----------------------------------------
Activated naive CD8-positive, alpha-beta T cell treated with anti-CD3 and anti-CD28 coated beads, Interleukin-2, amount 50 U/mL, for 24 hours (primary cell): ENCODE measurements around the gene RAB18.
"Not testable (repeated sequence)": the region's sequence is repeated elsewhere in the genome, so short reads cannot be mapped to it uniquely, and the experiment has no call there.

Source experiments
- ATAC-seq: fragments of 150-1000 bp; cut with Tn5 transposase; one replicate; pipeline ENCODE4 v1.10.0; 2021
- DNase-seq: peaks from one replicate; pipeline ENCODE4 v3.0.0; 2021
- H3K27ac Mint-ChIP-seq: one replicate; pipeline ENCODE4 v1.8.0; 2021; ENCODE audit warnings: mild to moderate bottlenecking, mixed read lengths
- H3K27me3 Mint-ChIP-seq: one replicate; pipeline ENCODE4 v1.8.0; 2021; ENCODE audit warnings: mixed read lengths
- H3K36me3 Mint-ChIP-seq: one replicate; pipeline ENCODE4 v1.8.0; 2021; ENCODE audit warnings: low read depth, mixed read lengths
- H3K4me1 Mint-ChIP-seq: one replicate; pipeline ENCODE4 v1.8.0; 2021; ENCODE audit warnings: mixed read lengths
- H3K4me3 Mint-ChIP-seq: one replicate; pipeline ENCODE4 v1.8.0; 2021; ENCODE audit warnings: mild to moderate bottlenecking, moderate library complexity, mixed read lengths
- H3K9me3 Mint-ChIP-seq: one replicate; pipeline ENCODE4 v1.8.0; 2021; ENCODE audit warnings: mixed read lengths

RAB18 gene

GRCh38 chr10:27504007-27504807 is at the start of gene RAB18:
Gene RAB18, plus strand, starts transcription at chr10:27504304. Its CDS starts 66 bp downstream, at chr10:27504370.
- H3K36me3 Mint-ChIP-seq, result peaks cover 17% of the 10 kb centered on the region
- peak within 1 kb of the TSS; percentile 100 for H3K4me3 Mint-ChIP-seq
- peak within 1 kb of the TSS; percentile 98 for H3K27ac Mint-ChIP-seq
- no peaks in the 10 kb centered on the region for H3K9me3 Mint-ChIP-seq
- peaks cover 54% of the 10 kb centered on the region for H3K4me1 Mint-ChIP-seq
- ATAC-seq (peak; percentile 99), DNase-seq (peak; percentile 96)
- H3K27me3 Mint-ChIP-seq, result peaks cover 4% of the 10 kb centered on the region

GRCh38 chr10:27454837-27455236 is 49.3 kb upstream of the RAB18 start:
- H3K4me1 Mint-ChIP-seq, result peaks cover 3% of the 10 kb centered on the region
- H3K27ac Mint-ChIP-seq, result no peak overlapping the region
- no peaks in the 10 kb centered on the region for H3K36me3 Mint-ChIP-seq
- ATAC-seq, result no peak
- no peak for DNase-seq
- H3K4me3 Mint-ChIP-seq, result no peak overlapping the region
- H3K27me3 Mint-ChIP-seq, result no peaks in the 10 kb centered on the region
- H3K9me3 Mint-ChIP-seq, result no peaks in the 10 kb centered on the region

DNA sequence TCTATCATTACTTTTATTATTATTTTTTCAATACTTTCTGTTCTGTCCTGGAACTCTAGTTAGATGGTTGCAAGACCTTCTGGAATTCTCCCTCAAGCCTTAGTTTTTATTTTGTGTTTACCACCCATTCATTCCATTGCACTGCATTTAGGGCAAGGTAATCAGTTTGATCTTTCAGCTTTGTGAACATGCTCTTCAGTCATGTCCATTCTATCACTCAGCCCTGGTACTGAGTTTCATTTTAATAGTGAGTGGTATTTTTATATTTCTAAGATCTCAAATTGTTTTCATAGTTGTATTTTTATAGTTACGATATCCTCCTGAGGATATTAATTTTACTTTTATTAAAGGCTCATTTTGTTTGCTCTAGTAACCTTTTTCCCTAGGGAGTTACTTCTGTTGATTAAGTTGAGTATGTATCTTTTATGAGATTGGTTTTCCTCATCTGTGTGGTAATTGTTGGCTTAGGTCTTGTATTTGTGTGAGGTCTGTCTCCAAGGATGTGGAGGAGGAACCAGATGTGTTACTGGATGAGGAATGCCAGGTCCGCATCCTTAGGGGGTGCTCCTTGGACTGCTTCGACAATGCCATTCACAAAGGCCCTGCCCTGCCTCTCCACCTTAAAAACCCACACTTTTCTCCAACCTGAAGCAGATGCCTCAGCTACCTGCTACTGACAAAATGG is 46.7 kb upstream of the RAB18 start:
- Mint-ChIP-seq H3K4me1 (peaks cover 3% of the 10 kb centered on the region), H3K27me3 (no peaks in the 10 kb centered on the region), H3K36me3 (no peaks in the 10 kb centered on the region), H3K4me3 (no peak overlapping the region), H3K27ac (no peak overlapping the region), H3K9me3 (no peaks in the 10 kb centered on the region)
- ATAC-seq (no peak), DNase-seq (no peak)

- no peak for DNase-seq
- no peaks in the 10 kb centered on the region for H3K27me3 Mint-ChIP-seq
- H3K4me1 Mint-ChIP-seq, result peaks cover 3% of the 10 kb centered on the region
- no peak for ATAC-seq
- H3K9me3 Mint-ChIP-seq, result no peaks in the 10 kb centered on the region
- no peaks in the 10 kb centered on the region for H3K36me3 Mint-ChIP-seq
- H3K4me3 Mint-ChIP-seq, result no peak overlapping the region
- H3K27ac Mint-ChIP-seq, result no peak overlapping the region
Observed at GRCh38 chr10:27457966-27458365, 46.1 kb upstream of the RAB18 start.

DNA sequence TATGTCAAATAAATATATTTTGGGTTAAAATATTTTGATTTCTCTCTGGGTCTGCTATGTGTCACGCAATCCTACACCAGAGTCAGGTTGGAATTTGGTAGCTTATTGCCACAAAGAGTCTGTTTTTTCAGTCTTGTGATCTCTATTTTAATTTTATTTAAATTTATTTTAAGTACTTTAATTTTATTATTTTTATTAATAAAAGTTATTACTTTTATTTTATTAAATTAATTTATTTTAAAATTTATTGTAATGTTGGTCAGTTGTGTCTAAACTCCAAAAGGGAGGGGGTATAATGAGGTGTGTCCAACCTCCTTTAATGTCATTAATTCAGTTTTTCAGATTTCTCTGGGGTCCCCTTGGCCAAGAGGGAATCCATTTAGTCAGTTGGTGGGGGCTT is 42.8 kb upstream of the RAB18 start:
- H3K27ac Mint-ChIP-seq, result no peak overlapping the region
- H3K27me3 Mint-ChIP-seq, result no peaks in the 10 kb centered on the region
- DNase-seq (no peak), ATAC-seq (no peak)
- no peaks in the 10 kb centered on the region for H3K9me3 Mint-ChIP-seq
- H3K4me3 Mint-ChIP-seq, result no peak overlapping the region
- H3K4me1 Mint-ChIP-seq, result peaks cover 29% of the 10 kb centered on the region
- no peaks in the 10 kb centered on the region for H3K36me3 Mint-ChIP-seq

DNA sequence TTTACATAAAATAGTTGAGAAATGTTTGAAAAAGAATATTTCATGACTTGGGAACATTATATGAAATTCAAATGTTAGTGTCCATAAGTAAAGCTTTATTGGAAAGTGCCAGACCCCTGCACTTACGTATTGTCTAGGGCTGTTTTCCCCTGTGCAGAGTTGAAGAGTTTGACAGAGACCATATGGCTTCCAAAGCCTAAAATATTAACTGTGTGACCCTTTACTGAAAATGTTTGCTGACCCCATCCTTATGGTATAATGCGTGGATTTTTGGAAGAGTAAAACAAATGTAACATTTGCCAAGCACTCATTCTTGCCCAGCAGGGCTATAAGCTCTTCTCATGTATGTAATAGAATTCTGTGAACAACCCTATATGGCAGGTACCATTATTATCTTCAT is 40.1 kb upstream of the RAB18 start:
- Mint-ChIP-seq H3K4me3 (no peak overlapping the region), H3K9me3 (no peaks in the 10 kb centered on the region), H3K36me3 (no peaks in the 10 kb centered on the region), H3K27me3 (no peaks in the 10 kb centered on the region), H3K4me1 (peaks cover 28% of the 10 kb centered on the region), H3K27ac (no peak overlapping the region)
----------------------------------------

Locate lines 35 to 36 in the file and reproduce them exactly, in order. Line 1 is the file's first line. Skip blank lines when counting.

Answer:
- no peaks in the 10 kb centered on the region for H3K27me3 Mint-ChIP-seq
- H3K4me1 Mint-ChIP-seq, result peaks cover 3% of the 10 kb centered on the region